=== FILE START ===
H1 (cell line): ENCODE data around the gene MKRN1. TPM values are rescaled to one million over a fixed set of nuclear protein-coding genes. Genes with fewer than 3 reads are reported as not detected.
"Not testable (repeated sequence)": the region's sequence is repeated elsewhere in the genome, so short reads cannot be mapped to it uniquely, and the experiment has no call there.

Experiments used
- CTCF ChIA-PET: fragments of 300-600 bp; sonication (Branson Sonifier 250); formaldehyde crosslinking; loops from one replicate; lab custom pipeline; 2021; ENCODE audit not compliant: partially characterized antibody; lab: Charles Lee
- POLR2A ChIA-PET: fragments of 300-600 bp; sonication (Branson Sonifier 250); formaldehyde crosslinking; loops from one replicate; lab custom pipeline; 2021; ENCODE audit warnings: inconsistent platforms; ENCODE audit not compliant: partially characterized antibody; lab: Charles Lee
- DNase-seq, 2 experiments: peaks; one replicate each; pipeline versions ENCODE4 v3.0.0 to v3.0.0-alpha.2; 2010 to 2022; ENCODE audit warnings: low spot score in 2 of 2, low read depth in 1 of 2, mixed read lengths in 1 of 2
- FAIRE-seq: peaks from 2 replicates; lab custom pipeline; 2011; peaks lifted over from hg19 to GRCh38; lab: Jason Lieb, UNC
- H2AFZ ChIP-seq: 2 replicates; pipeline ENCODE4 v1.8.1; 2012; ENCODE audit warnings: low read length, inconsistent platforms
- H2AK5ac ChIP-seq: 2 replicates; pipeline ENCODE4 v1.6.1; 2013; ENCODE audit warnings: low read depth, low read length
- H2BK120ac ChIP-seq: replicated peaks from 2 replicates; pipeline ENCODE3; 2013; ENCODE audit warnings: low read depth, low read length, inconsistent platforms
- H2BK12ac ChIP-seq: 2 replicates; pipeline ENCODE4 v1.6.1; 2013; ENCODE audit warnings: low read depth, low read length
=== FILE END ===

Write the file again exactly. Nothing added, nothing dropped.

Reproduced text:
H1 (cell line): ENCODE data around the gene MKRN1. TPM values are rescaled to one million over a fixed set of nuclear protein-coding genes. Genes with fewer than 3 reads are reported as not detected.
"Not testable (repeated sequence)": the region's sequence is repeated elsewhere in the genome, so short reads cannot be mapped to it uniquely, and the experiment has no call there.

Experiments used
- CTCF ChIA-PET: fragments of 300-600 bp; sonication (Branson Sonifier 250); formaldehyde crosslinking; loops from one replicate; lab custom pipeline; 2021; ENCODE audit not compliant: partially characterized antibody; lab: Charles Lee
- POLR2A ChIA-PET: fragments of 300-600 bp; sonication (Branson Sonifier 250); formaldehyde crosslinking; loops from one replicate; lab custom pipeline; 2021; ENCODE audit warnings: inconsistent platforms; ENCODE audit not compliant: partially characterized antibody; lab: Charles Lee
- DNase-seq, 2 experiments: peaks; one replicate each; pipeline versions ENCODE4 v3.0.0 to v3.0.0-alpha.2; 2010 to 2022; ENCODE audit warnings: low spot score in 2 of 2, low read depth in 1 of 2, mixed read lengths in 1 of 2
- FAIRE-seq: peaks from 2 replicates; lab custom pipeline; 2011; peaks lifted over from hg19 to GRCh38; lab: Jason Lieb, UNC
- H2AFZ ChIP-seq: 2 replicates; pipeline ENCODE4 v1.8.1; 2012; ENCODE audit warnings: low read length, inconsistent platforms
- H2AK5ac ChIP-seq: 2 replicates; pipeline ENCODE4 v1.6.1; 2013; ENCODE audit warnings: low read depth, low read length
- H2BK120ac ChIP-seq: replicated peaks from 2 replicates; pipeline ENCODE3; 2013; ENCODE audit warnings: low read depth, low read length, inconsistent platforms
- H2BK12ac ChIP-seq: 2 replicates; pipeline ENCODE4 v1.6.1; 2013; ENCODE audit warnings: low read depth, low read length